Belmont Club

Trapped in the Frame

Sometimes politics is really about economics.  At a speech in the UN, President Obama attempted the situate the Palestinian drive for statehoood within the larger changes in the region, notably the “Arab Spring”.

In his roughly 35 minute address, the president went down a list of events in which he said nations “stepped forward” to maintain international peace and security, and “more individuals claimed their universal right to live in freedom and dignity.”

Beginning in Africa, he noted that South Sudan obtained its independence and the people of Ivory Coast had weathered its political upheaval and is now governed by the man elected to lead them.

Obama turned to the so-called Arab Spring, beginning with Tunisia, where he said people “chose the dignity of peaceful protest over the rule of an iron fist.” He then spoke about Egypt.

Eventually the President got around to the subject of Palestine and offered this advice: ‘return to direct negotiations with Israel, rather than pursue a statehood bid at the United Nations, either in the Security Council or General Assembly’. Notably missing from the President’s calculus was another process: the economic race for survival among the countries of the Middle East. That is the problem of the Middle East, not the political aspirations of two semi-terrorist organizations who plan to lead and loot a place called “Palestine”.

The UN says the Arab world and East Africa face a food crisis in which up to 750,000 people may die. The root cause, according to the UN was “climate change”, which unexpectedly reduced food production in developed countries, from which the region draws its sustenance. In other words the region, once the breadbasket of history, can’t feed itself.

Spengler at the Asia Times has another theory about the lack of food. It isn’t caused by “climate change” but by chronic underdevelopment caused by mismanagement. “Cairo, Egypt – the site of President Barack Obama’s effusive address to the Muslim world in June 2009 – is becoming the world’s epicenter of despair.”  He says the Arab Spring, while picturesque, has done nothing to fix Egypt’s economic malaise.

More than half of Egypt’s population has nothing to do, and lives on one form or another of public subsidy. The world economy does not want them. With a 45% rate of effective illiteracy, Egyptians are unfit for modern factory work, and the products of the university system mostly are unqualified for engineering or administrative jobs. As Egypt’s state finances disintegrate under conditions of unrest, the position of the redundant half of the country’s people is becoming desperate. It is hard to see how a catastrophe can be avoided now that Egypt’s tourism industry has dried up.

One hotelier described the conditions he had to face. “Loss of customers. Falling revenues. Increasing costs. Poor cash flow. Staff absenteeism and breakdown in cohesion. Disruption in supplier services. Potential shut-down of business.”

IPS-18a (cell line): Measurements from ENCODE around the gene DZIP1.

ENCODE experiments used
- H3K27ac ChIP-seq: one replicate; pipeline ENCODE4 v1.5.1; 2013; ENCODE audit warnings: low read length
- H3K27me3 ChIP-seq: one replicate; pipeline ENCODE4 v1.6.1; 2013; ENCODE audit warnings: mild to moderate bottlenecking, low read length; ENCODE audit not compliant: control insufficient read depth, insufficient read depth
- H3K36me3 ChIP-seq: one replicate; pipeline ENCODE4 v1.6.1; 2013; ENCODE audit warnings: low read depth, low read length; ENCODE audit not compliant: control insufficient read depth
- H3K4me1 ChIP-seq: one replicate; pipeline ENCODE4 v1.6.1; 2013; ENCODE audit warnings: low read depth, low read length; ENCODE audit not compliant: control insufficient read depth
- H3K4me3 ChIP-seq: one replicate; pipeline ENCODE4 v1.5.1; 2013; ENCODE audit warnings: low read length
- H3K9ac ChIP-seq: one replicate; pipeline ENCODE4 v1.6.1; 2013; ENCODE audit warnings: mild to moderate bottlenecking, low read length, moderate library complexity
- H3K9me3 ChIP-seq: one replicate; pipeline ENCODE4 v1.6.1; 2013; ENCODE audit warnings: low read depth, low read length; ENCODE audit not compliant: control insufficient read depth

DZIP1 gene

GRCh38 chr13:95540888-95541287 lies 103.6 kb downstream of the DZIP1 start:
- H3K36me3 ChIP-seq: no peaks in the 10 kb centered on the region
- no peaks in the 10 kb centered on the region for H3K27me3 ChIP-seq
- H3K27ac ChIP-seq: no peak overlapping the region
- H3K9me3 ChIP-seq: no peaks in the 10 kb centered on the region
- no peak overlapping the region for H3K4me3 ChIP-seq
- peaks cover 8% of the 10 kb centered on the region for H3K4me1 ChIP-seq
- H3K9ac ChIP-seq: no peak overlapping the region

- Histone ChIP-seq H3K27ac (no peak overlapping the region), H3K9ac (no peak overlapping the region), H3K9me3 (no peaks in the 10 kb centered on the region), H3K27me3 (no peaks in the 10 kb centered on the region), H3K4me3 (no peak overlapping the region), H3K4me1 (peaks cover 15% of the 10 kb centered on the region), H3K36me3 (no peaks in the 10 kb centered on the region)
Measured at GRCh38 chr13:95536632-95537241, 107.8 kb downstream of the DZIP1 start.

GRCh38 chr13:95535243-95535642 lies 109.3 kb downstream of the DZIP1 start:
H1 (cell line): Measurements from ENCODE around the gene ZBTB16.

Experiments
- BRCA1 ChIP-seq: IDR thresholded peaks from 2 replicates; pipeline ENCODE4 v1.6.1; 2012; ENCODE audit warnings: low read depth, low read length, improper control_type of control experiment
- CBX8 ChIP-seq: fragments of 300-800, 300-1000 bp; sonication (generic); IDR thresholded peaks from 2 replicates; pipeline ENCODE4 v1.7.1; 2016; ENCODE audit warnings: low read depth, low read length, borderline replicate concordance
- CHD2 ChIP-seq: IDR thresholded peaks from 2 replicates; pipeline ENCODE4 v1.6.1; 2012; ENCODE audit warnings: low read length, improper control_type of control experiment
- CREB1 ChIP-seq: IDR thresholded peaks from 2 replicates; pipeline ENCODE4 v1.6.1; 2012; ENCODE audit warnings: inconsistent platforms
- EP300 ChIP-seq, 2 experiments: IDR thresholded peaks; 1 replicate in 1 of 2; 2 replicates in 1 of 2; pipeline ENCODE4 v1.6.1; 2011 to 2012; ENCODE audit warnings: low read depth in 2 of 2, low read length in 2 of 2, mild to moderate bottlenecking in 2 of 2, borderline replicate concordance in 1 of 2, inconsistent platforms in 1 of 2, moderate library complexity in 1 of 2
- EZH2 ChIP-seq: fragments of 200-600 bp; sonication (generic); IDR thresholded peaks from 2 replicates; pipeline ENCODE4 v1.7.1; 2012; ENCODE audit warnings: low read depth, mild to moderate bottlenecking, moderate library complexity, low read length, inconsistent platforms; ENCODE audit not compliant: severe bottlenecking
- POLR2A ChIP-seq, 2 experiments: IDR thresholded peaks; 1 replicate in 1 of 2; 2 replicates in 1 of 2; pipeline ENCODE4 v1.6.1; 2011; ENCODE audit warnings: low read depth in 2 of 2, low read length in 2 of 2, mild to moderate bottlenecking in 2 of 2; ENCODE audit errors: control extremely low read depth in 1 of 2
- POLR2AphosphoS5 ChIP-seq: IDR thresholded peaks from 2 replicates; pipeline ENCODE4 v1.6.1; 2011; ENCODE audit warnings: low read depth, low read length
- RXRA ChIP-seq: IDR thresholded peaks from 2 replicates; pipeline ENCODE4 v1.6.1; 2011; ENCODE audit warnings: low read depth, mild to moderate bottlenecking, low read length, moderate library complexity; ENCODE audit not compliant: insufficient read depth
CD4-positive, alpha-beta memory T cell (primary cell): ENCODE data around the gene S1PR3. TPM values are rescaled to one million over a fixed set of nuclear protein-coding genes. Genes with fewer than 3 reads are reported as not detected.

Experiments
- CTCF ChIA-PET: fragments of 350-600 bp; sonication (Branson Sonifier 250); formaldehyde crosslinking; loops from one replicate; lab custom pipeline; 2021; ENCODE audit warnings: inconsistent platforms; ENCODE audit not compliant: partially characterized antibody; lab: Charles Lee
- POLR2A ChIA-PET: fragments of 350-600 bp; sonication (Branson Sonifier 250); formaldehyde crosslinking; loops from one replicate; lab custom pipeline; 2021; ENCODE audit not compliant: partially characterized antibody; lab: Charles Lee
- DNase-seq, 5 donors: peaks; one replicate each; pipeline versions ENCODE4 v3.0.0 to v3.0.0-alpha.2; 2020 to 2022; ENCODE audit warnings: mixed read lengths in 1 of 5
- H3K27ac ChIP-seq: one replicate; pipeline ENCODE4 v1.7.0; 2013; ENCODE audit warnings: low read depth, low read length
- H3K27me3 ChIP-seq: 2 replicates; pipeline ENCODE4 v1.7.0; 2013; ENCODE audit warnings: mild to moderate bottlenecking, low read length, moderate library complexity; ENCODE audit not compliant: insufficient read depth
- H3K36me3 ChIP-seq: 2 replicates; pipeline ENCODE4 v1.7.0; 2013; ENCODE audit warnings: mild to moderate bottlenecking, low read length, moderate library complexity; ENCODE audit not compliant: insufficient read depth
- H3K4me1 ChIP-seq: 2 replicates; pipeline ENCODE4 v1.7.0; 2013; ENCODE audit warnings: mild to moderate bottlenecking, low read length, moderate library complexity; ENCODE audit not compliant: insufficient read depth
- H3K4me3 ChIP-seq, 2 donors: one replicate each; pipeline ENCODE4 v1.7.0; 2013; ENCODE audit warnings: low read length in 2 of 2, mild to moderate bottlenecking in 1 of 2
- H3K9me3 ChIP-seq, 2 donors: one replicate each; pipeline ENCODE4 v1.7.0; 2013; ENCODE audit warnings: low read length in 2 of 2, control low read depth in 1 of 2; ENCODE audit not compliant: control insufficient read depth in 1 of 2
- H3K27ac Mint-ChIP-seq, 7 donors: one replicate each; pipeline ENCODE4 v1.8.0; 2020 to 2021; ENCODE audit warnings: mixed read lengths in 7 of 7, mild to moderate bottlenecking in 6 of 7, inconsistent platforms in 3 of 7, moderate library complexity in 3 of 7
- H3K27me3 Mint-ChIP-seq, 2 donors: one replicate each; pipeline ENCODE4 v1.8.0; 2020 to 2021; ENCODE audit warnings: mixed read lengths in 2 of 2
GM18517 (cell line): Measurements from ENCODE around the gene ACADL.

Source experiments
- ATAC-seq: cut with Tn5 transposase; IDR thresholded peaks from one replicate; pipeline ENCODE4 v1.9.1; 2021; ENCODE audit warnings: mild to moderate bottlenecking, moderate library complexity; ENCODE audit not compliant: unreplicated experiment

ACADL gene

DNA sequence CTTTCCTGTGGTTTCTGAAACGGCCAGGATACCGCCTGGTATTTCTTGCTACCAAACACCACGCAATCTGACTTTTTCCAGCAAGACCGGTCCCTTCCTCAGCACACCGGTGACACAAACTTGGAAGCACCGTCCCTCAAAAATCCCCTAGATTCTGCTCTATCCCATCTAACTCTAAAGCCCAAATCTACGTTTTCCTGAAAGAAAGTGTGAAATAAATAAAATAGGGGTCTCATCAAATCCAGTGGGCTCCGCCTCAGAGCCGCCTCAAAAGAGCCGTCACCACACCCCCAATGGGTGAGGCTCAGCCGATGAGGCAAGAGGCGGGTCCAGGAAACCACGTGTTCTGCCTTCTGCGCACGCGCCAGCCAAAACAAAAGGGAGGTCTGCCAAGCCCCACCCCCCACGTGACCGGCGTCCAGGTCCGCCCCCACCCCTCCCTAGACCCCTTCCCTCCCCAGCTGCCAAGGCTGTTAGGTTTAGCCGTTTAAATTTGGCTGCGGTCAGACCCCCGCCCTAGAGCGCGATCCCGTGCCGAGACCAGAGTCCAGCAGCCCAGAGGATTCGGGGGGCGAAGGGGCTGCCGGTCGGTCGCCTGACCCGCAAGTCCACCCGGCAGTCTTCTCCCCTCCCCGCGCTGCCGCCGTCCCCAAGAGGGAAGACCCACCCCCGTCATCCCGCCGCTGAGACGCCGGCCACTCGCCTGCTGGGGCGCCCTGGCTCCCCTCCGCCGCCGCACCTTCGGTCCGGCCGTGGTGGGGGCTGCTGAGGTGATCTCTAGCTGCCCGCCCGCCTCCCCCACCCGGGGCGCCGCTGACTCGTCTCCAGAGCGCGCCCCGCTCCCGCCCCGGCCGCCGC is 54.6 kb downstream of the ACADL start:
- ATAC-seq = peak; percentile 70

Tourism and leisure industry owners and operators in countries that have been affected by the “Arab Awakening” may face some of the above scenarios in the aftermath of a political crisis.

These issues may be compounded by the failure of the national government and private institutions, such as the banking system, utility suppliers, transportation and communications infrastructure, to name a few.

The long-term impact of a political crisis on the tourism and leisure industry may not be immediately apparent. When we look at the above issues in their entirety, however, our industry is potentially facing a major crisis.

Business is bad.  But the President’s speech — and indeed the viewpoint of the diplomats — routinely omits the crucial dimension of economics from the Middle Eastern political equation. Their “Grand Bargains” are conceived as diplomatic deals between big men and leaders; as understandings among armed factions and militias. As if this alone governed the world. But they very rarely touch upon the crisis of governance in the region, the sheer inefficiency, crony capitalism and waste of human capital that make the place so tragic.

Palestine is going to seek a state, not because its attainment will deliver a single additional loaf of bread onto the tables of its residents, but because that’s what they’ve always done.  That state is a solution to nothing. But it doesn’t matter because fighting Israel is what politicians in the region have been doing for so long that it has become an end in itself; an goal which unfortunately transfixes some policy makers, who have chased it with the tenacity of a dog pursuing a car, though nobody can say what to do when they get it.

But perhaps that is too harsh an indictment on the intelligence of diplomats. Some of them may now reluctantly accept that the only way to remove the weight of this unhealthy obsession, to lift the blinding cloak of this hatred that paralyzes everything is to remove the Jewish State itself.  They may argue that only with Israel gone can the region snap out of the trance and start making a living, building a country, starting a future.  To Golda Meir’s observation “peace will come when the Arabs will love their children more than they hate us” they have added their own: “the Arabs will start loving their children when the Jews are gone.”

The worst effect of diplomacy’s obsession with the Israeli-Palestinian problem is that it has obscured almost to the point of annihilation what would objectively have been regarded as the real problems in the region. Hunger, poverty and ignorance. The lack of political and economic freedom; the shortage of human capital; the lack of a functioning and modern business system are the real problems, only they are not. It is Palestine. That is the problem of the “frame” and they are trapped in their own “frame”.

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